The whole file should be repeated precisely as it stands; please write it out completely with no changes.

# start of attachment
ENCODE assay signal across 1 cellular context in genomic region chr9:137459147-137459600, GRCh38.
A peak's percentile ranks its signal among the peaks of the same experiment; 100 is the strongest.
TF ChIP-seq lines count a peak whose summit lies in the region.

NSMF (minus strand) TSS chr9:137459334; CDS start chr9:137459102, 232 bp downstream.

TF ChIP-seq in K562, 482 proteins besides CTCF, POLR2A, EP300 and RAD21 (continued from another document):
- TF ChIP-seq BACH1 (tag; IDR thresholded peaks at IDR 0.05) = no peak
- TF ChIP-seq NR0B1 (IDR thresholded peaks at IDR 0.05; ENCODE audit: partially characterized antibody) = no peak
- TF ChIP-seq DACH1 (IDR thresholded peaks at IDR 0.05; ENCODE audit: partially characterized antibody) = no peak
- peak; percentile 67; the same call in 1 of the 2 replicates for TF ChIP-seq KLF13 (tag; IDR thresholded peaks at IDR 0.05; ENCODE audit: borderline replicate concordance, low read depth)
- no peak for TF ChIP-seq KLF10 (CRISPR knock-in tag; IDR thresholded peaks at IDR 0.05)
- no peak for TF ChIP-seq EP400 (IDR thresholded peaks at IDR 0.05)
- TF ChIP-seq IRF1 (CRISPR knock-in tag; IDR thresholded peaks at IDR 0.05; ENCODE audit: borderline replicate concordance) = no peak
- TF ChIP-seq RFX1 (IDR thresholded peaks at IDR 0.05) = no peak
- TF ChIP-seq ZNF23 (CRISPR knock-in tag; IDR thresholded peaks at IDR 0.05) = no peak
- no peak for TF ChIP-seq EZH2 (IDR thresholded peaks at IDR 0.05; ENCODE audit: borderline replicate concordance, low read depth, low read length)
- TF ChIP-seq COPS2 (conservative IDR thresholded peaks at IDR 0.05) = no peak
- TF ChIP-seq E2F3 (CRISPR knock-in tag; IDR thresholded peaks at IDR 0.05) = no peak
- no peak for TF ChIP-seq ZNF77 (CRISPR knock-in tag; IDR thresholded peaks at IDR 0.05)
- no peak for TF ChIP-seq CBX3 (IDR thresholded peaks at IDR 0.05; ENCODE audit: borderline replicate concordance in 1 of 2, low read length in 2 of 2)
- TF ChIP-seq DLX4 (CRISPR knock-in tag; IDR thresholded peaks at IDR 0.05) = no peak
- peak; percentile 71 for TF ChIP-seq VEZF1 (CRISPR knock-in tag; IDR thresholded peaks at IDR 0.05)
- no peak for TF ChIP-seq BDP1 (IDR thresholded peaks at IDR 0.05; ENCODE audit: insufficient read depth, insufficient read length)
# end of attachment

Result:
ENCODE assay signal across 1 cellular context in genomic region chr9:137459147-137459600, GRCh38.
A peak's percentile ranks its signal among the peaks of the same experiment; 100 is the strongest.
TF ChIP-seq lines count a peak whose summit lies in the region.

NSMF (minus strand) TSS chr9:137459334; CDS start chr9:137459102, 232 bp downstream.

TF ChIP-seq in K562, 482 proteins besides CTCF, POLR2A, EP300 and RAD21 (continued from another document):
- TF ChIP-seq BACH1 (tag; IDR thresholded peaks at IDR 0.05) = no peak
- TF ChIP-seq NR0B1 (IDR thresholded peaks at IDR 0.05; ENCODE audit: partially characterized antibody) = no peak
- TF ChIP-seq DACH1 (IDR thresholded peaks at IDR 0.05; ENCODE audit: partially characterized antibody) = no peak
- peak; percentile 67; the same call in 1 of the 2 replicates for TF ChIP-seq KLF13 (tag; IDR thresholded peaks at IDR 0.05; ENCODE audit: borderline replicate concordance, low read depth)
- no peak for TF ChIP-seq KLF10 (CRISPR knock-in tag; IDR thresholded peaks at IDR 0.05)
- no peak for TF ChIP-seq EP400 (IDR thresholded peaks at IDR 0.05)
- TF ChIP-seq IRF1 (CRISPR knock-in tag; IDR thresholded peaks at IDR 0.05; ENCODE audit: borderline replicate concordance) = no peak
- TF ChIP-seq RFX1 (IDR thresholded peaks at IDR 0.05) = no peak
- TF ChIP-seq ZNF23 (CRISPR knock-in tag; IDR thresholded peaks at IDR 0.05) = no peak
- no peak for TF ChIP-seq EZH2 (IDR thresholded peaks at IDR 0.05; ENCODE audit: borderline replicate concordance, low read depth, low read length)
- TF ChIP-seq COPS2 (conservative IDR thresholded peaks at IDR 0.05) = no peak
- TF ChIP-seq E2F3 (CRISPR knock-in tag; IDR thresholded peaks at IDR 0.05) = no peak
- no peak for TF ChIP-seq ZNF77 (CRISPR knock-in tag; IDR thresholded peaks at IDR 0.05)
- no peak for TF ChIP-seq CBX3 (IDR thresholded peaks at IDR 0.05; ENCODE audit: borderline replicate concordance in 1 of 2, low read length in 2 of 2)
- TF ChIP-seq DLX4 (CRISPR knock-in tag; IDR thresholded peaks at IDR 0.05) = no peak
- peak; percentile 71 for TF ChIP-seq VEZF1 (CRISPR knock-in tag; IDR thresholded peaks at IDR 0.05)
- no peak for TF ChIP-seq BDP1 (IDR thresholded peaks at IDR 0.05; ENCODE audit: insufficient read depth, insufficient read length)